Tommy Lee Jones has long had a loathe-hate relationship with the press — and that was nowhere more evident than at the recent press junket for Men In Black II. During one of his many mini press conferences — affectionately known to junketeers as a roundtable — the 55-year-old Oscar winner showed little love for the seven reporters in attendance (save for TV Guide Online's Michael Ausiello, natch). But as co-star Will Smith points out, it isn't actually journalists that Jones has the problem with — it's what comes out of their mouths. "Tommy has a hard time dealing with dumb questions," he says. Well, that could very well explain why this particular quid pro quo rapidly morphed into a tense tête-à-tête. Here's a sampling...

What brought you back to Men in Black?
Tommy Lee Jones: They decided they were going to make the movie, they asked me if I wanted to work on it, and I said yes.

In the first MIB, the sacrifice of giving up those that you love proved too great. What would you miss if you had to live the life of a MIB agent?
Jones: I never gave that a moment's thought. You're talking about a movie. I don't confuse my own personal life with movies. I just don't do that. Does that answer your question?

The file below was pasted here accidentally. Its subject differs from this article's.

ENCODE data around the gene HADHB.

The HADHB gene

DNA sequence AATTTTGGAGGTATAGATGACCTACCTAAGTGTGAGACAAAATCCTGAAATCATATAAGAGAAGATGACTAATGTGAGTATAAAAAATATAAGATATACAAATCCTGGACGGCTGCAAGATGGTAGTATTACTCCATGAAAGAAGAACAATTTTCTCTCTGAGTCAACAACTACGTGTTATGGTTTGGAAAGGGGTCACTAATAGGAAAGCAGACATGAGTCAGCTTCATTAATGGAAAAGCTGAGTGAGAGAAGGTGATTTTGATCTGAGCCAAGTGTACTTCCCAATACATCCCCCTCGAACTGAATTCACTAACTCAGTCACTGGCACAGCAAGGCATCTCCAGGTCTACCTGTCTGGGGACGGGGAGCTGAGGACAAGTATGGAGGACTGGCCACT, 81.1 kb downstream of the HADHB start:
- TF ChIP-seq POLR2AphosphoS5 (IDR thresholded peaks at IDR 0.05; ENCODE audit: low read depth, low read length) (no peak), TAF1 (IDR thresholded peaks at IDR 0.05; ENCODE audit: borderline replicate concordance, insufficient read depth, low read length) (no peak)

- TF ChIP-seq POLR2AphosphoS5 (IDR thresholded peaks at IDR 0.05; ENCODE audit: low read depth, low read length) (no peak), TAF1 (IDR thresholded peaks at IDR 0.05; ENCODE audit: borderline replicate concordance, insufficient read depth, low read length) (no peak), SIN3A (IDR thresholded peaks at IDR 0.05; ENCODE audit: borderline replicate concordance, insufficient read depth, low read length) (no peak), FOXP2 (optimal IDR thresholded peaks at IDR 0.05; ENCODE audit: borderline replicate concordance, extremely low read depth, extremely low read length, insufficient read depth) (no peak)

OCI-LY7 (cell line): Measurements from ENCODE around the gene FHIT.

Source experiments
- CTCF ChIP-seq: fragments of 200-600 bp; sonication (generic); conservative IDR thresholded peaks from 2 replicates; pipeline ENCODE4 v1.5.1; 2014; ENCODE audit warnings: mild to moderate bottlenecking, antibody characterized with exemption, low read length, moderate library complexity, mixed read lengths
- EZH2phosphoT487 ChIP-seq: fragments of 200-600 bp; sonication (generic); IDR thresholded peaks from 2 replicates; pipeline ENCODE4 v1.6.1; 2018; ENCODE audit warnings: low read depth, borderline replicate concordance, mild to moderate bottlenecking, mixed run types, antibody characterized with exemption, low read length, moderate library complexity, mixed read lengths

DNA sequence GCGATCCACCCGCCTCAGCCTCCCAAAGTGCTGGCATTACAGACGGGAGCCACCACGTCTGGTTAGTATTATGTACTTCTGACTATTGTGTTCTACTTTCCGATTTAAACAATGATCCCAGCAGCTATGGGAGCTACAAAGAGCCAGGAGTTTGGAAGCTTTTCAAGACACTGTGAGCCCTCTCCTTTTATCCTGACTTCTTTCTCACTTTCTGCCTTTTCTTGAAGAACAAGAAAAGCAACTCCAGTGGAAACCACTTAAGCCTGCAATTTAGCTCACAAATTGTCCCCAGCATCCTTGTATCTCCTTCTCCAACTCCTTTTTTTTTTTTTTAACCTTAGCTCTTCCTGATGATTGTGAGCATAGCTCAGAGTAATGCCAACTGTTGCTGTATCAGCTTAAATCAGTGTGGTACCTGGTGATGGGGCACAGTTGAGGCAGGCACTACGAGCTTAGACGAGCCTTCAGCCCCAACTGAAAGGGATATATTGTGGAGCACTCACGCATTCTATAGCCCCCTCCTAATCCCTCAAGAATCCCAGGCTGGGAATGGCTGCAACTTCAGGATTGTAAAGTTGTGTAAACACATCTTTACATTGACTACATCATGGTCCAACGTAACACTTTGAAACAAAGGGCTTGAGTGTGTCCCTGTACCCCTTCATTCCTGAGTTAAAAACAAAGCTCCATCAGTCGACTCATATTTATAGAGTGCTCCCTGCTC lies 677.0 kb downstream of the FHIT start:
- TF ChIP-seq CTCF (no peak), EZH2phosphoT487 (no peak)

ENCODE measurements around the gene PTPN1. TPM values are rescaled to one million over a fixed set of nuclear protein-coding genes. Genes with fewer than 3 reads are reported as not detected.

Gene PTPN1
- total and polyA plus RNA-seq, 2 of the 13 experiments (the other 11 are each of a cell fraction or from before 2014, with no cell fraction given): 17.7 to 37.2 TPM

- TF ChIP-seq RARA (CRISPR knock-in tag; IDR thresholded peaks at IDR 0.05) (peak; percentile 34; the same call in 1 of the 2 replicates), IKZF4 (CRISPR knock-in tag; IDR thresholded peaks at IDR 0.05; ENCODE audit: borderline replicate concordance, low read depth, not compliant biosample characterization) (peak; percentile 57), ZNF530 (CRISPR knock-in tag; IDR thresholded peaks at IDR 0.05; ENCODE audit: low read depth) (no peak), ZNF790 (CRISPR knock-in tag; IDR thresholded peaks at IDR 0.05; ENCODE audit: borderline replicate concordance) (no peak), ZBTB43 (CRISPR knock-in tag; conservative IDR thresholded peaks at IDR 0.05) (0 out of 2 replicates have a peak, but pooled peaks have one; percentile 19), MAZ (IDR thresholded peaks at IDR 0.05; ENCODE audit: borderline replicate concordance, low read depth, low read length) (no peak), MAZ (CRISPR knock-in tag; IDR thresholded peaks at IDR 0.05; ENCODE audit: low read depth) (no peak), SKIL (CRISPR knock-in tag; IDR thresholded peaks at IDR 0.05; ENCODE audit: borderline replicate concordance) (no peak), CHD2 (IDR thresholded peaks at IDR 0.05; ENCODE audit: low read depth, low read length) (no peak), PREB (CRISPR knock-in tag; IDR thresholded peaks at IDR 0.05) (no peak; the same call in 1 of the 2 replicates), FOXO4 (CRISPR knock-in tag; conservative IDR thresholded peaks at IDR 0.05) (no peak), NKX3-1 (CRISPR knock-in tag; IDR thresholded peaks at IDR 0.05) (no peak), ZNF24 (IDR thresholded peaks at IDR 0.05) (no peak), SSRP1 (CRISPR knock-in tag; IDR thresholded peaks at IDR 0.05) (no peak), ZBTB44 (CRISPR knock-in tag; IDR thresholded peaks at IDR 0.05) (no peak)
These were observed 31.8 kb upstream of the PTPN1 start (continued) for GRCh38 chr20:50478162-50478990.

What do you and Will Smith have in common?
Jones: Movies and friends.

Did you feel any pressure following up the success of the first MIB?
Jones: No.

Is there anything in your career that you haven't done that you'd like to?
Jones: No. I don't look very far past the next job.

Have there been any special skills that you've learned while making a film that you've really enjoyed and maintained in your personal life?
Jones: I'm awfully good with a knife. [But] I don't really have any need — or even any desire — to know how to cut both of your wrists and jugular veins and eviscerate you in three seconds. But I can do that.

As a result of MIB, do UFO enthusiasts hound you in public?
Jones: I don't spend a lot of time in public, so the short answer is no.

Are you critical of your performances when you watch them?
Jones: Of course I'm critical. That's my job.

What's your least fave part of the movie biz?
Jones: Public relations.